Member voices heard at the House of Commons

Propertymark was invited to give evidence to the Levelling Up, Housing and Communities Committee (LUHCC) as part of their inquiry into the role the UK Government, local councils and developers have in ensuring the delivery of suitable housing for disabled people, and what the UK Government can do to support disabled tenants in the private rented sector.

Houses of Parliament flying the union flag

Timothy Douglas, Head of Policy and Campaigns at Propertymark urged the UK Government to make a long-term commitment to ensuring all people with disabilities have reliable access to appropriate homes with security of tenure, in the right location for them to access their support networks and required specialist services.

Evidence from our member agents showed that 64% of sales agents and 62% of letting agents said it was difficult or very difficult for people with disabilities to secure accessible or adapted homes.

Why is there a shortfall of homes? 

During the committee session, on Monday 5 February, MPs asked why there is such a significant shortfall of accessible properties both to buy and to rent. Douglas referenced the overall, long-term lack of sufficient housebuilding, which has led to a shortage of all kinds of homes, not just those adapted for disabled people.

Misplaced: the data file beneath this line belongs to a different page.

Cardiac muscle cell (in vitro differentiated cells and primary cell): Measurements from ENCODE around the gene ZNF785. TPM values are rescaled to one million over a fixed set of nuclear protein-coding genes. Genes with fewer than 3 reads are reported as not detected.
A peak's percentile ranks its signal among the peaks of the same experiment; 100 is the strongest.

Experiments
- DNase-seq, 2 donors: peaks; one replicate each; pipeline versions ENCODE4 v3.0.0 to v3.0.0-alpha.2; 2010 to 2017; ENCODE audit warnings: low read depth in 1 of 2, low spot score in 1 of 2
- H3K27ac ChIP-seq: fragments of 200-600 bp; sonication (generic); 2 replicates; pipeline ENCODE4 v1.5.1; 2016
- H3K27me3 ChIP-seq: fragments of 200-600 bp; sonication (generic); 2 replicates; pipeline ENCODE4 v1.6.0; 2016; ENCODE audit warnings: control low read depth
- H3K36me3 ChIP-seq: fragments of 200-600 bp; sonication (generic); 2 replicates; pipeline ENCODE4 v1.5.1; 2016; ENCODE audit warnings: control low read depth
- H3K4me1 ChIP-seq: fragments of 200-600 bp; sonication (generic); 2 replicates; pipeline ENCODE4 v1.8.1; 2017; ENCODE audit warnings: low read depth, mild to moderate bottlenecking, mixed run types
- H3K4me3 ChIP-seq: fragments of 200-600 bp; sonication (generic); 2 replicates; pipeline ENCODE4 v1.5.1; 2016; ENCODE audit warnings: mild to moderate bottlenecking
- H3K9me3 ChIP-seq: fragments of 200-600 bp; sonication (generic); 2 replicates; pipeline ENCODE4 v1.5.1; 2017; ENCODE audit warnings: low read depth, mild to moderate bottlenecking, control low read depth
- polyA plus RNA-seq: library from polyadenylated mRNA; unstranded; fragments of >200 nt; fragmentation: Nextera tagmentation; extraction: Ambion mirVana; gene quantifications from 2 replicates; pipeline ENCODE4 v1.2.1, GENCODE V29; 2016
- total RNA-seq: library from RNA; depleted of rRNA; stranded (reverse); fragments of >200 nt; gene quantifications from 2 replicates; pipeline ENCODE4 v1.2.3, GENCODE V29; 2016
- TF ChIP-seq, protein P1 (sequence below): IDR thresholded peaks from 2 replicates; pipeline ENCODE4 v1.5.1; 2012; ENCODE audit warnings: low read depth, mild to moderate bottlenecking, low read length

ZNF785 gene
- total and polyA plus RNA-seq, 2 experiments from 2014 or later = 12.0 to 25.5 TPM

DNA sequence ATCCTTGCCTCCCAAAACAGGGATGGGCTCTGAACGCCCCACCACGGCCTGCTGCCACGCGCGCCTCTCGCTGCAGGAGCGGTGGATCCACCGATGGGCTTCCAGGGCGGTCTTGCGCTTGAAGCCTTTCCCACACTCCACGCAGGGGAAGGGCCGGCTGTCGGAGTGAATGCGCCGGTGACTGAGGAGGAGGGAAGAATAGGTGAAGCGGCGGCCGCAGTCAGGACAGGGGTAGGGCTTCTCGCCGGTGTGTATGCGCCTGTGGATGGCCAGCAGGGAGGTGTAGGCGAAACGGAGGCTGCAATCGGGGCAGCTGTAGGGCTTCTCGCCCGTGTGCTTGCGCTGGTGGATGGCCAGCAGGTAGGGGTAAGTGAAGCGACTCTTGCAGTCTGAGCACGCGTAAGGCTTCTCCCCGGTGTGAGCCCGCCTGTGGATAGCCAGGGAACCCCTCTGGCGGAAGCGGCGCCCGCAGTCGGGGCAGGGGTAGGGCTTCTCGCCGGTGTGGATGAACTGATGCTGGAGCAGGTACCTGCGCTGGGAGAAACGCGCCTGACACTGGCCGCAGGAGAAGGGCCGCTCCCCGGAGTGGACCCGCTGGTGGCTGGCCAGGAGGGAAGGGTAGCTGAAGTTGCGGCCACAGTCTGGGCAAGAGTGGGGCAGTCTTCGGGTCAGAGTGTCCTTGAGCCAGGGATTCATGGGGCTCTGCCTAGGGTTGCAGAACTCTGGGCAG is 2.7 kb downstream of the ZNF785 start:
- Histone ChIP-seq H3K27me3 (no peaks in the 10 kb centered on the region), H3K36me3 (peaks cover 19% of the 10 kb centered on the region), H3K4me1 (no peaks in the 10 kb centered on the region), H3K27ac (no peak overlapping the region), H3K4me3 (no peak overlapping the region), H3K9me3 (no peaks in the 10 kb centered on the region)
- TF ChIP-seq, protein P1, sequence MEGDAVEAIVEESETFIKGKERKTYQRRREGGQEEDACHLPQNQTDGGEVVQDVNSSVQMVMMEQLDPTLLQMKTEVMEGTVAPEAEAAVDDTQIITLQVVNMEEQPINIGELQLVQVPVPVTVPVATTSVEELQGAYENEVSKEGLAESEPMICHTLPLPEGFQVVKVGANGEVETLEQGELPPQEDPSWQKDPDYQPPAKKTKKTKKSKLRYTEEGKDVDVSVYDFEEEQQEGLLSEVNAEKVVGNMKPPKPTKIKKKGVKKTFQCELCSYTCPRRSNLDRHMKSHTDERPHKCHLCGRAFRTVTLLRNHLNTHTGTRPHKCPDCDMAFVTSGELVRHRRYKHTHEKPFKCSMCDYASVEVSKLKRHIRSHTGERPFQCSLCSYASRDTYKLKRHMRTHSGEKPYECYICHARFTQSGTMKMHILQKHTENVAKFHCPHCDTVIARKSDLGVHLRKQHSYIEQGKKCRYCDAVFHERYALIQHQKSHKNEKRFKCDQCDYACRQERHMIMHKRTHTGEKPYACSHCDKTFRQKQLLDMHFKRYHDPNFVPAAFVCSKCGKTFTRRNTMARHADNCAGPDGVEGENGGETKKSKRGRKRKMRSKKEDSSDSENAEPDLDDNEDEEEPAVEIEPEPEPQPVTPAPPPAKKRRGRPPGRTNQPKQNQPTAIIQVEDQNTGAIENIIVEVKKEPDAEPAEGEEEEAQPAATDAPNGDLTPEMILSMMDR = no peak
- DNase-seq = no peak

Our members have told us that a variety of property types are required to meet the needs of people with different disabilities. Whilst some existing properties can be adapted, in areas such as Bath which have a lot of older or listed buildings this can be much more difficult and expensive to do. 

View a recording of the committee session  →

Retired couple getting key off estate agent
22 Nov 2023
More new supported and specialist homes are needed

Landlords are not supported to adapt homes

A member of the LUHCC questioned why it might be that although 19% of disabled people live in private rented housing, only 8% of Disabled Facilities Grant funding is spent in the sector.

Over 65% of Propertymark member agents were unaware of the Disabled Facilities Grant and a further 15% knew very little about it, and therefore they were not equipped to signpost landlords and tenants who may need to access it.

Where agents and landlords are aware of the funding, the process is long and inflexible. Landlords applying to adapt their properties must have a resident disabled tenant, and so cannot proactively adapt their properties and make them available for future tenants. In one case, the application process took so long that the tenant died before adaptations could be made to his home.

We have previously called for better relationships between local authorities and private landlords, and a key opportunity would be for local authorities to keep a database of adapted properties so that they could signpost tenants to suitable private rented homes.

Wheel chair access to property.jpg
25 Aug 2023
Level the playing field on accessible homes for disabled people

Funding has not kept pace with rising costs

The amount of money awarded by disabled facilities grant funding is often not enough to cover the cost of the changes that are needed, especially in older properties where structural work may be necessary.